The Water Bottle and the Fountain

You cannot escape economics. The word 'economics' is best understood by considering its close cousin 'economize,' a concept that most of us have to face daily. When you decide between watching a film or renting a video, you make a decision in economics, in economizing your time and money. Aggregate all such decisions you make, and you get your personal economic situation. Aggregate all such decisions made by everybody in some country, and you get that country's economy.

Most of us instinctively understand how to manage our own economics. But the economics of a country usually overwhelm us with their magnitude and complexity. It's hard to extrapolate our personal economics to that extent. But in this case, the sum of the parts is exactly equal to the whole. If some economics issue or concept facing the country appears too hard to comprehend, think of it as a smaller issue faced by each of a million persons. Then consider how you'd handle that smaller issue in your own life.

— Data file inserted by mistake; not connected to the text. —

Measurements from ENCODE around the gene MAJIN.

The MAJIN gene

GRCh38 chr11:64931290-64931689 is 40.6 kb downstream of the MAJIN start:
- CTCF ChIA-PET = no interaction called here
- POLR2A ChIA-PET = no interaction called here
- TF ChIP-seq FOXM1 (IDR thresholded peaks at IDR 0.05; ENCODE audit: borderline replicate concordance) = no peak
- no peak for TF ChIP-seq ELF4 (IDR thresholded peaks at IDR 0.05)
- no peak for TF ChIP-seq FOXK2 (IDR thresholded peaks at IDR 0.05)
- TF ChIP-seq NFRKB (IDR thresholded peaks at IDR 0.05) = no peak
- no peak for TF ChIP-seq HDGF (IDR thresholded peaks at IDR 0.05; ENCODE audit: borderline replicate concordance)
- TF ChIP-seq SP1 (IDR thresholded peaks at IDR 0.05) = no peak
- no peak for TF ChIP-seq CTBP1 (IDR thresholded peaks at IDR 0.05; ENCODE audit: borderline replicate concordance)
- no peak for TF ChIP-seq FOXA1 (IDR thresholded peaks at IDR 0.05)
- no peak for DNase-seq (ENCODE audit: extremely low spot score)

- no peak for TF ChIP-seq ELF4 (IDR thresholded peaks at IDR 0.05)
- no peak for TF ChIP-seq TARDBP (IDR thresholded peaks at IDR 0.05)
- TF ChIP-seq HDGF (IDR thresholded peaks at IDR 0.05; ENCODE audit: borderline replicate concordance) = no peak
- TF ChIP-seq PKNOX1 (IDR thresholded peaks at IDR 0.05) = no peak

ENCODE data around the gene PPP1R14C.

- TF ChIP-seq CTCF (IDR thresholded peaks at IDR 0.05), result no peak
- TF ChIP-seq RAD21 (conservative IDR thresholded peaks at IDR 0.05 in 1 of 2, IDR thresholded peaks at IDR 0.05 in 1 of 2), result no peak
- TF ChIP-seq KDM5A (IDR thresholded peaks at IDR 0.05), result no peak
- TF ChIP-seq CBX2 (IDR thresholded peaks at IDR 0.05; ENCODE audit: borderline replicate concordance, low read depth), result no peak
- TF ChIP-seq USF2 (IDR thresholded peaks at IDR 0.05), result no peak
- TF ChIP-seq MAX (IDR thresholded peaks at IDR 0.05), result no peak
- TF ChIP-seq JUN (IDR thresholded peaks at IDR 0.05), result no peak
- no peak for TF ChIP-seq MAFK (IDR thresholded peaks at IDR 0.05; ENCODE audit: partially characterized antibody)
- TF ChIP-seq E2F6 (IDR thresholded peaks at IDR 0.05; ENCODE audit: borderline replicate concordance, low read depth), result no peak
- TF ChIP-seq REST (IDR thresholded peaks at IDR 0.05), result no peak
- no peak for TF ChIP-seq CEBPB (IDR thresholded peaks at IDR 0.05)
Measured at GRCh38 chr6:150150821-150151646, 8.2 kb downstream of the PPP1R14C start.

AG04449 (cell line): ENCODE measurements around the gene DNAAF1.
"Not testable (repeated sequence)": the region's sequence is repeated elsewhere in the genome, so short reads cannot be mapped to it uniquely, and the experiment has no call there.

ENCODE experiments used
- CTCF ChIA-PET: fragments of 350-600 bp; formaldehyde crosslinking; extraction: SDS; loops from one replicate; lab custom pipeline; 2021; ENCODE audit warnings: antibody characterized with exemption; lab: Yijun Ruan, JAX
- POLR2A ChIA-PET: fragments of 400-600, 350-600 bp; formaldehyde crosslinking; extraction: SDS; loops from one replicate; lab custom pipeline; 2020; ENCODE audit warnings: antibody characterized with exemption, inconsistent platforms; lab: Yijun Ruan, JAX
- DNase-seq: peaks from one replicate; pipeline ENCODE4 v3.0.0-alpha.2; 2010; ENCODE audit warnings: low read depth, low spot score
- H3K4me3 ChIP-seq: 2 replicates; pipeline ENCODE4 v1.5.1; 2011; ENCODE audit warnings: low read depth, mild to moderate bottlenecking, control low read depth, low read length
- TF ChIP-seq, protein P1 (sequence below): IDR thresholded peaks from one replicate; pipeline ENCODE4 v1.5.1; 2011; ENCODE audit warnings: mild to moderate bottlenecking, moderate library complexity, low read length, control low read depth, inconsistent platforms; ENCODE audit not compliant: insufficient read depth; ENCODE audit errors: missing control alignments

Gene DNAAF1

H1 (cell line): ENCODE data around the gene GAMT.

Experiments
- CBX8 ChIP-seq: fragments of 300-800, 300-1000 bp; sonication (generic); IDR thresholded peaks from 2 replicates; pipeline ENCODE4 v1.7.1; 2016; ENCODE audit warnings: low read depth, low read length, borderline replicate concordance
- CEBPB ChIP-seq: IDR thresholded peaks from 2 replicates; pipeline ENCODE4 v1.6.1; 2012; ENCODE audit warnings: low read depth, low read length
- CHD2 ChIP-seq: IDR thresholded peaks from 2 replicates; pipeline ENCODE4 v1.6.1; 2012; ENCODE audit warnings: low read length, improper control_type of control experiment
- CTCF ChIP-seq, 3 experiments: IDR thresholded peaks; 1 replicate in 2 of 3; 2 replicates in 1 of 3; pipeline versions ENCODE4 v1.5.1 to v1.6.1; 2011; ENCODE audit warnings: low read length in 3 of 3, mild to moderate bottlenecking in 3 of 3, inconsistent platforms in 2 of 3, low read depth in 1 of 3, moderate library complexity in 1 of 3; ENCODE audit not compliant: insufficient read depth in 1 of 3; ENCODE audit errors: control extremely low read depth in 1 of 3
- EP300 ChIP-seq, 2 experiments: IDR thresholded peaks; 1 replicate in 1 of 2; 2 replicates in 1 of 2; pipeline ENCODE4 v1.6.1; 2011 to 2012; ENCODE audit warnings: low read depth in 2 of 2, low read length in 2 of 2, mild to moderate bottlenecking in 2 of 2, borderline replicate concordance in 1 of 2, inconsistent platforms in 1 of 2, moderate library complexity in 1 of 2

For example, here's a simple issue that I faced regularly. During the summer of 2001, I flew from Boston to Austin, Texas, every week for three months. I quickly got into the habit of carrying some water with me on the flights, as otherwise the low humidity on the planes dehydrated me. Before each flight, I bought a bottle of water at the airport shops, typically for about $1.50. But then I started carrying such a bottle with me and re-filling it at the water fountains that are invariably found in the airports. Okay, maybe I'm cheap, but why waste any money, even if it's only $1.50 per flight?

Then the U.S. economy headed for a downturn. We were all exhorted to "get out and spend" to jump-start the economy. By then, I had finished my stint in Austin, but if I had still been flying regularly, should I have recanted my spend-thrift ways and started buying a bottle of water for $1.50 on each flight? Would this have been the way to rescue a faltering economy?

The arguments by the idea's proponents for spending money in this fashion appear solid. The $1.50 I spent per bottle, magnified by all such decisions made by millions of people, goes to support a whole industry of water bottlers. This money, in turn, is spent by the bottlers, and round and round the money goes, saving us from a downturn. If I re-fill my bottle at a water fountain instead, thousands of water-bottlers are thrown out of their jobs, the industry collapses, and the economy sinks into a gloomy recession. It all seems to make sense. And yet ... and yet, how can it make any sense, economically or otherwise, for me to pay more money than necessary to assuage my thirst?